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Sweet Cherry Rhubarb Crumble


This site’s been down on and off for the last week or so, due to technical problems that definitely are over my head in terms of complexity. But you know me, I tried to fix them anyway. After one full day of head cold-induced stupor and a second, semi-conscious day of tinkering around, I seem to have solved most of the issues, at least for now. My header still isn’t showing up, but a) that may be the last little kick in the derriere that I needed to change the thing, and b) you’re the best readers ever: you know where you are.

Meanwhile, I’m glad the site’s up again, because I finally can share the stockpile of delicious things I’ve been cooking that you need to cook, too.


We hosted our monthly wine club on Friday night. Dinner was gazpacho and a big nicoise salad, but for dessert, I had two quarts of the sweetest sweet cherries an no plan. I’d had my sites set on a slab pie, but the head cold nixed my grand plans. That’s when I remembered about the freezer bag of chopped rhubarb that I’d put away in early spring, and I got nervous that the cherries would be too sweet and one-note on their own, so I combined them into a spontaneous and really good crumble.



The cherries needed no help; they’re perfect alone, and if you make this crumble with just cherries, as long as they’re good ones, you’ll be very happy. (I will also add that if you happen to have a mix of sour and sweet cherries, that combination is lovely, too.)




But if you have the rhubarb, the combination is truly lovely. I’m so used to the classic strawberry-rhubarb combination, but sweet cherries round our rhubarb’s astringency even better than spring strawberries. Depending on where you live, rhubarb and cherries don’t overlap for all that long, but I saw both at our market on Sunday, so now’s the time. Make this pronto.

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Any crumble topping you like will work, but the oats and the tiny hint of cinnamon here work particularly well. What’s most important is that you fill that basket with all the berries you can, and then go eat a lot of them, and make some of them into jam, and make some of them into a crumble. It’s happy summer time.


Sweet Cherry Rhubarb Crumble
serves 6-8

This amount fits in a standard 9×13″ baking dish. If you’d like to make a smaller crisp, halve the ingredients and bake it in either an 8×8″ or — even better — an 8×6″ baking dish. It’s thinner in the 8×8, thicker in the 8×6.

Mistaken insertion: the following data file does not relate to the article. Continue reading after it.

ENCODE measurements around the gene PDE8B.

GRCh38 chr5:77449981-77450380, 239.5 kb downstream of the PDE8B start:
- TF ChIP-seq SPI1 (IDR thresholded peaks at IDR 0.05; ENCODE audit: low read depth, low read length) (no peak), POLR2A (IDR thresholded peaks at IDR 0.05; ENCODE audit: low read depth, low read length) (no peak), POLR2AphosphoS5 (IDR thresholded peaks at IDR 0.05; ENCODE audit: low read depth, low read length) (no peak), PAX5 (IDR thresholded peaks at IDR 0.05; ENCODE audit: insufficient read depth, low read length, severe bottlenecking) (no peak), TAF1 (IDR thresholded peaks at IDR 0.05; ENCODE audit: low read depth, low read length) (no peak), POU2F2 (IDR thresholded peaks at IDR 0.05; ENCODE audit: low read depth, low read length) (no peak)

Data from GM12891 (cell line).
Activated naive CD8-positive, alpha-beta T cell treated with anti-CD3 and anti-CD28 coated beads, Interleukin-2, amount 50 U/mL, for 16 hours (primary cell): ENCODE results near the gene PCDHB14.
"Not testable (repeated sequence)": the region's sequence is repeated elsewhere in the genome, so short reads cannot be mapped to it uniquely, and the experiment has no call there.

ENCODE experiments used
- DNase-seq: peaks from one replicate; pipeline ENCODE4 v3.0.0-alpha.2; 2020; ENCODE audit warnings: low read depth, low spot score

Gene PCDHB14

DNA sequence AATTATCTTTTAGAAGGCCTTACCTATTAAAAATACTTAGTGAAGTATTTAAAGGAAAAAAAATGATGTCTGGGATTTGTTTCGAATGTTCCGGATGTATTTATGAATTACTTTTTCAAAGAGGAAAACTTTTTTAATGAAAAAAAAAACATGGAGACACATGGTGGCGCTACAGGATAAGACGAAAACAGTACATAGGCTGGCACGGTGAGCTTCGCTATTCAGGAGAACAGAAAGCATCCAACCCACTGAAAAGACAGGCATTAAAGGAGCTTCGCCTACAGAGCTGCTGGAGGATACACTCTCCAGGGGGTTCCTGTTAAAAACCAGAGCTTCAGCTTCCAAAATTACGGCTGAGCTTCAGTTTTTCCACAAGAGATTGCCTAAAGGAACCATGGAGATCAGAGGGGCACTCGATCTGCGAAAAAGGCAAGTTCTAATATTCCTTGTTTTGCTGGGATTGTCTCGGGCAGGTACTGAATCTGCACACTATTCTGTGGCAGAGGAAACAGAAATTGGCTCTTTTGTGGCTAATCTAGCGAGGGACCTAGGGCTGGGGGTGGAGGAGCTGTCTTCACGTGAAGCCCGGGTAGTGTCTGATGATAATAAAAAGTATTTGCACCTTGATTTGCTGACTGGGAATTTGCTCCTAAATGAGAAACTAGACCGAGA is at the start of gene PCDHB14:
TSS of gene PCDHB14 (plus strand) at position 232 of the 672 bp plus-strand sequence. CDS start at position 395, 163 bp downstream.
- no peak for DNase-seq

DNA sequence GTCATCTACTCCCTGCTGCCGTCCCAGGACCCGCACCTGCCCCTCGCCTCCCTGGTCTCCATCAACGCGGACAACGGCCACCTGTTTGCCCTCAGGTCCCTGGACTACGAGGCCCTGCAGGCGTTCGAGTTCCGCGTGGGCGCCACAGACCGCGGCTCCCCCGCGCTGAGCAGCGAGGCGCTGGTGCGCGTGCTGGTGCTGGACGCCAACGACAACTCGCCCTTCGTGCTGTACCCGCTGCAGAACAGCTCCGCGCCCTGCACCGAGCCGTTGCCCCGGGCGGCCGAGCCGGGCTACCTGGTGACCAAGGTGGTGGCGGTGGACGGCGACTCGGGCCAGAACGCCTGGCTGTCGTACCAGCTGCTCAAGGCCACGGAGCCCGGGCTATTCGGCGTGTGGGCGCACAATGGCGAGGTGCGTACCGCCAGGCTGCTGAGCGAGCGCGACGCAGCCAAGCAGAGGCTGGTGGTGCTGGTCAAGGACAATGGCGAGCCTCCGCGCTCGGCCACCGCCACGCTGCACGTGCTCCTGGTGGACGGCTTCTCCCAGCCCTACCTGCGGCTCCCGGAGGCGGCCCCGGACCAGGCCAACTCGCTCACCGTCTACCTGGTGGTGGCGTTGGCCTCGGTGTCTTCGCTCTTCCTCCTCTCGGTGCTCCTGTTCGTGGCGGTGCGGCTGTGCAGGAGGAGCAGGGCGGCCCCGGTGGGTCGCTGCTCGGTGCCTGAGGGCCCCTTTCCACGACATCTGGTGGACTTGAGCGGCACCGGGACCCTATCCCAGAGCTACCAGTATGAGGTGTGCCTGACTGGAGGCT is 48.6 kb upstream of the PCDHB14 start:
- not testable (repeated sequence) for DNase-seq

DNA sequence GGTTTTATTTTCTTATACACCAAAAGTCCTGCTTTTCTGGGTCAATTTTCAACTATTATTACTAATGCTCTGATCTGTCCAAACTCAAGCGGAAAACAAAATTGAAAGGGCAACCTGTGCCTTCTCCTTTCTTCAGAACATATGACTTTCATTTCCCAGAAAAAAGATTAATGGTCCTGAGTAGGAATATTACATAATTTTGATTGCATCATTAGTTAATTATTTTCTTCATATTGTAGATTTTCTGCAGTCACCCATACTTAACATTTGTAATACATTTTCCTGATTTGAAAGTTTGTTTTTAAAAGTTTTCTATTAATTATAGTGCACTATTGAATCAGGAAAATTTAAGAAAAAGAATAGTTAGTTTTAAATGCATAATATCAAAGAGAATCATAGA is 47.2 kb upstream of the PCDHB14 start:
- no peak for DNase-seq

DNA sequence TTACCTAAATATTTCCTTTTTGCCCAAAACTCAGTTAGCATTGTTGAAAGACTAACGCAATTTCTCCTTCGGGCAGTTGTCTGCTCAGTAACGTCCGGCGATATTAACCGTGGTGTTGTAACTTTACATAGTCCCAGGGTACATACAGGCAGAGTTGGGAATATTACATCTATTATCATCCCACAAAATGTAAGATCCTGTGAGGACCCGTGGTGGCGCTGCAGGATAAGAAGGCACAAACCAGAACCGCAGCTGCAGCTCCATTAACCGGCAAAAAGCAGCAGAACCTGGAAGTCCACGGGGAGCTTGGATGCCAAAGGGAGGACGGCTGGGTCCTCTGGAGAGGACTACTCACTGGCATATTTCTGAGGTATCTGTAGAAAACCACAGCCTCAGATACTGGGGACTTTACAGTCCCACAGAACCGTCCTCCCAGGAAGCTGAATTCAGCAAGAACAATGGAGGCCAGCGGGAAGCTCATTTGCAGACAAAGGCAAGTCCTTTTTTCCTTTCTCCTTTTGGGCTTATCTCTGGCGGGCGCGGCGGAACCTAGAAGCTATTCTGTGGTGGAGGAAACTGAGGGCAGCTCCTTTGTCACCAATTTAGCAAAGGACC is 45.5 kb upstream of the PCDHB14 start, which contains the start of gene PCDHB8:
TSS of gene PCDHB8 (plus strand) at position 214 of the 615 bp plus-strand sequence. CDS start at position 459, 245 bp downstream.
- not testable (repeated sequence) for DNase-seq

1 1/2 lbs. sweet cherries, cleaned and pitted
1/2 lb. rhubarb, stems trimmed, sliced into 1-inch pieces
1/2 cup sugar
1 teaspoon corn starch (or tapioca starch)

1 stick butter, softened
1/2 cup sugar
1/2 cup brown sugar
1/2 cup flour
1 cup oats
1/2 teaspoon salt
1/2 teaspoon cinnamon

Preheat the oven to 375° and set out a 9×13 baking dish.

Combine cherries, rhubarb, and 1/2 cup of sugar in a saute pan and set over medium heat. Cook for 5-10 minutes, until the cherries and rhubarb have softened but not disintegrated. Use a slotted spoon to strain the fruit into your baking dish, leaving behind the liquid. Reduce the heat to low, add the corn starch, and use a whisk or a for to mix it into the cooking liquid. In a matter of 1-2 minutes, the liquid should have thickened. Drizzle the thickened liquid over the fruit.

In a separate bowl, mix the butter, remaining 1/2 cup sugar, and brown sugar. Use a fork to combine completely. Add flour, oats, salt, and cinnamon, and stir until the mixture forms little clumps.

Pour the crumble topping onto the fruit and spread it evenly. Transfer the baking dish the oven and bake for 30 minutes, until fruit is bubbling and crumble is golden. Set out to cool for at least 10 minutes before serving, preferably with a scoop of vanilla ice cream. Delish.

Comments on this entry are closed.

  • Brenna June 30, 2014,

    You mention above the ingredients list that if I’d like to make a smaller crisp, . . . . I’m assuming that would be an 8×8 pan? It’s not exactly 1/2 but close, yes?

    • rivka June 30, 2014,

      Apologies for leaving that thought half-baked! An 8×8″ works, but makes a thin, delicate crisp. For something thick and hearty, and 8×6″ is best. Either works, though. Do report back if you make it.